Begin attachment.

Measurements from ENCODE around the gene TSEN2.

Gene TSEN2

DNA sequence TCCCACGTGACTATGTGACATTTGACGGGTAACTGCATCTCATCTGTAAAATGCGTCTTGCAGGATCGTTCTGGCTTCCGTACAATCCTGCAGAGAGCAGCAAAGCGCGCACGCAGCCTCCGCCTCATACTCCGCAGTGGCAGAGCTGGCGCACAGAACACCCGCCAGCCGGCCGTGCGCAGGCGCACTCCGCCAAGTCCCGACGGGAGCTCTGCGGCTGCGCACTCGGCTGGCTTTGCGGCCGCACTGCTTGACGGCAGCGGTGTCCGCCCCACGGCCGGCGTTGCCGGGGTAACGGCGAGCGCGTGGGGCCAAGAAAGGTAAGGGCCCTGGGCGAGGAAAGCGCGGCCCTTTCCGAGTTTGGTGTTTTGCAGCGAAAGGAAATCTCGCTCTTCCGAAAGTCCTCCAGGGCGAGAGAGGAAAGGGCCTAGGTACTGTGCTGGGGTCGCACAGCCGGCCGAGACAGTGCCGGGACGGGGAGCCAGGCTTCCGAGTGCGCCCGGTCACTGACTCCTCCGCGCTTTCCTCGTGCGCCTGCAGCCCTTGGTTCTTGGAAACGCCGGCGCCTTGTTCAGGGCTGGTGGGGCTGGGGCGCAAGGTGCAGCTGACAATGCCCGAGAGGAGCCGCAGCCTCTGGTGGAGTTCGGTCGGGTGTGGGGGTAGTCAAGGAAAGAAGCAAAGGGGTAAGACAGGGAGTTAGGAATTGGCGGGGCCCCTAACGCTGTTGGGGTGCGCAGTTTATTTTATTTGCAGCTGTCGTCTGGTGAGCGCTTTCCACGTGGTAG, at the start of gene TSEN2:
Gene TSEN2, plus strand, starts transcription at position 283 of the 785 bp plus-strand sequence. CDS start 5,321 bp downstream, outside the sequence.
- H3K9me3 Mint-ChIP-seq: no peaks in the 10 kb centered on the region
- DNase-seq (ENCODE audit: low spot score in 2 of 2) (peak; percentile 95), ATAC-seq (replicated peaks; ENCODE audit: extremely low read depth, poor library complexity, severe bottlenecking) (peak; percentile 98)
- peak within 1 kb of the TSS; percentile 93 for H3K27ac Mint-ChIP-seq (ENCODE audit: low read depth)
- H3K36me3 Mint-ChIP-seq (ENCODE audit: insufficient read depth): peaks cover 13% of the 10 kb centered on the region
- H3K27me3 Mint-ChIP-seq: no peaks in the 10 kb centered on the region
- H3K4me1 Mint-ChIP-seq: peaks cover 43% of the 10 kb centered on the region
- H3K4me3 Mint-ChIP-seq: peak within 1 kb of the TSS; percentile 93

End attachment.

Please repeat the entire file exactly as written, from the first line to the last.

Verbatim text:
Measurements from ENCODE around the gene TSEN2.

Gene TSEN2

DNA sequence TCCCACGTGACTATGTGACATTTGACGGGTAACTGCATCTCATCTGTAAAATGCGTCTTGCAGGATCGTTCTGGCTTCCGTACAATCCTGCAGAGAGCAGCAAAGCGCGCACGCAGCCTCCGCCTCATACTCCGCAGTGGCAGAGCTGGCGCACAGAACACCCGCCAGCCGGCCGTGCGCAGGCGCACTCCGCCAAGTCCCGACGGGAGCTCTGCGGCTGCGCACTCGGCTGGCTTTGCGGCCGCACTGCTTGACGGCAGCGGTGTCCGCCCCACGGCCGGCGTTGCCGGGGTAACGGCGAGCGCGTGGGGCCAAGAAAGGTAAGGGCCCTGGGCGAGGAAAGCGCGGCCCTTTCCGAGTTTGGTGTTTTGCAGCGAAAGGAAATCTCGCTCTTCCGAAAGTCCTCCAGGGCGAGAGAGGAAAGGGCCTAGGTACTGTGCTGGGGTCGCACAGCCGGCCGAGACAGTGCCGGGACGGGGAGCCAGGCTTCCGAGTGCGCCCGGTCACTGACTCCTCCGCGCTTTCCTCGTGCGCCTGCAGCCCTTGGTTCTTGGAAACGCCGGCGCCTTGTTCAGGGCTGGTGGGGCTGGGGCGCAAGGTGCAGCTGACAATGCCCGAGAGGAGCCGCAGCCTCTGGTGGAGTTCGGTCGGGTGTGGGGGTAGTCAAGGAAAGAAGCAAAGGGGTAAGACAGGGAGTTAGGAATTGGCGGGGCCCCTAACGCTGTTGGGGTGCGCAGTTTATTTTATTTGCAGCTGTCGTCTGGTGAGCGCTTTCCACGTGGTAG, at the start of gene TSEN2:
Gene TSEN2, plus strand, starts transcription at position 283 of the 785 bp plus-strand sequence. CDS start 5,321 bp downstream, outside the sequence.
- H3K9me3 Mint-ChIP-seq: no peaks in the 10 kb centered on the region
- DNase-seq (ENCODE audit: low spot score in 2 of 2) (peak; percentile 95), ATAC-seq (replicated peaks; ENCODE audit: extremely low read depth, poor library complexity, severe bottlenecking) (peak; percentile 98)
- peak within 1 kb of the TSS; percentile 93 for H3K27ac Mint-ChIP-seq (ENCODE audit: low read depth)
- H3K36me3 Mint-ChIP-seq (ENCODE audit: insufficient read depth): peaks cover 13% of the 10 kb centered on the region
- H3K27me3 Mint-ChIP-seq: no peaks in the 10 kb centered on the region
- H3K4me1 Mint-ChIP-seq: peaks cover 43% of the 10 kb centered on the region
- H3K4me3 Mint-ChIP-seq: peak within 1 kb of the TSS; percentile 93